Pulpo-Forms: A Django’s dynamic form builder
A while ago we create a dynamic form builder, called pulpo-forms, to use within a Django application. Basically, the idea was to create a user friendly dashboard to allow users to create complex forms and surveys without any programming knowledge.
Let me introduce you to this amazing open-source tool.
The main objective of this tool is to allow anyone to create customized forms and surveys. This need comes from some of our clients who time to time have the necessity of gather information from their clients through surveys.
As you can see in the images below, this tool comes with a very intuitive dashboard in order to manage all the forms and surveys
Like most Django applications, pulpo-forms is implemented based in Django models.
The main models of pulpo-forms are:
- Form: this is the main model, states the title, identifying slug and user owner of the form.
- Version: the purpose of this model is to have versioning of the forms created. It allows the possibility to set a status of the version, the possible status are: Drafts, Published or Expired versions.
- FormEntry: this model groups the answers given by a user to a form’s version.
- FieldEntry: this model collects an individual answers to a version’s questions, grouped by Form Entry.
- FileEntry: model containing the files uploaded in a version. Related to a FieldEntry.
A big component of the application is the definition of field types that can be included in the created forms. This provides flexibility and the possibility to extend the supported fields, and also allows the definition of specific validations that should be checked for answers of that field type.
One of the most relevant features included is the possibility to turn a Django model into a specific field type, where you can have all the entries of that particular table as options of a combo box. So, instead of loading all the options of the question, one by one, you can simply create a new field type, which only needs a few lines of code, and have all those options automatically loaded.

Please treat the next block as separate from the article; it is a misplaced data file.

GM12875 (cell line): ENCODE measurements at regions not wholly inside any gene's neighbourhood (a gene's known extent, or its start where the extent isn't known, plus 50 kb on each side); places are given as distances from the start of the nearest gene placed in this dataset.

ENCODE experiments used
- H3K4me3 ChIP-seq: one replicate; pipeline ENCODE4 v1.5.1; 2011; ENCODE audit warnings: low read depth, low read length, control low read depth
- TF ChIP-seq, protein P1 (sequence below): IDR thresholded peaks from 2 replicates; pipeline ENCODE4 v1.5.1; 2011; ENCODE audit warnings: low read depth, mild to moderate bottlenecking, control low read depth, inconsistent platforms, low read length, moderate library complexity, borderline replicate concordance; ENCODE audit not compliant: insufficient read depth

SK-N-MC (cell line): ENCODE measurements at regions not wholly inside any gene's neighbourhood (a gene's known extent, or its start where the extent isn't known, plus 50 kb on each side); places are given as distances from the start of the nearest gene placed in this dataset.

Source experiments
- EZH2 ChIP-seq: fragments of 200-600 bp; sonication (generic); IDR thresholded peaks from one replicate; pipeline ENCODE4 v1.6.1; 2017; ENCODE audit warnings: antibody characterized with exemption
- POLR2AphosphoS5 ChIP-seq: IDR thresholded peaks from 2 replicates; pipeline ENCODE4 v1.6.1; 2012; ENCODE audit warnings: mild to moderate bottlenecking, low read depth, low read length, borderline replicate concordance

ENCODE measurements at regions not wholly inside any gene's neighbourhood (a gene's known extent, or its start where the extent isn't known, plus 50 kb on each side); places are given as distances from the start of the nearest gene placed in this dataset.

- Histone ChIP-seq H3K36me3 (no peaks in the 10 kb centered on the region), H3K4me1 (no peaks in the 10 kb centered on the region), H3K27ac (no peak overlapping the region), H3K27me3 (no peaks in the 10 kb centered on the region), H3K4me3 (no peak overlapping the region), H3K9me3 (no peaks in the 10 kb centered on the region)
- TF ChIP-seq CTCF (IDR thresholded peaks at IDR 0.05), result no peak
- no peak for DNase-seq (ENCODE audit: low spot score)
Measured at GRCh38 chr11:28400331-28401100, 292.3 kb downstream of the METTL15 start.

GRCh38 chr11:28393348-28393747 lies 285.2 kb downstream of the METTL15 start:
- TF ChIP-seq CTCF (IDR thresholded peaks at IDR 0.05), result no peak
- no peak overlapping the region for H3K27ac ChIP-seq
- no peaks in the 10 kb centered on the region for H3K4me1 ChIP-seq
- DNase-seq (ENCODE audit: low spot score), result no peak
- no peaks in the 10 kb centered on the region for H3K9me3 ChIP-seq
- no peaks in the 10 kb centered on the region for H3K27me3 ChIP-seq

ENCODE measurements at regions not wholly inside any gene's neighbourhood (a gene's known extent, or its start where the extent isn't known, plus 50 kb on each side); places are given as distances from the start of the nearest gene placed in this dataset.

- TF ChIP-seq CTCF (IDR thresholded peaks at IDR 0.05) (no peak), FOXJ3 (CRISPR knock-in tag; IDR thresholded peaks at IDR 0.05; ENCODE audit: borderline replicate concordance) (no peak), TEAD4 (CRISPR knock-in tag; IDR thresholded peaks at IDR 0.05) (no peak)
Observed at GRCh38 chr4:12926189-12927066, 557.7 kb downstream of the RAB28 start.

And, since those options are retrieved along with the rest of the form with the current model content, there is no issue with whether the options are old or fully updated. All it takes to add a new field type (in this example, a model field) is:
from pulpo_forms.fieldtypes import ModelField from pulpo_forms.fieldtypes import FieldFactory from .models import PulpoUser, Club, Country class ExampleField(ModelField.ModelField): prp_template_name = "usuario/properties.html" model = ExampleModel name = "ExampleModel" def get_assets(): return ['route_to_field_type_asset/ExampleModel.js'] def __str__(self): return "ExampleModel" FieldFactory.FieldFactory.register('ExampleModelField', ExampleField)
Another interesting feature is the possibility to add conditional logic to both individual questions and whole pages of the form. This means that questions can be shown or hidden depending on logical conditions configured. This gives a lot of freedom to the user creating the forms, allowing them to create different flows according to the participant’s characteristics and the information that is required.
Some basic field types also include built-in statistics, that are immediately available in the dashboard for published versions. Those fields are numeric fields, multiple choice (checkboxes), and single choice fields (combo box).
Since the statistics are dynamically created, the entries used to generate them can be filtered according to appropriate conditions, based on the field type. Therefore you can gather more significant data about the answers given. The entries returned for the statistics are those that comply with all the conditions listed (a logical ‘and’ of all the conditions).
Also included in the project is an AngularJS directive to render the forms in any template using only the generated form slug.
Hope you enjoy it and please do not hesitate in contact us if you have any questions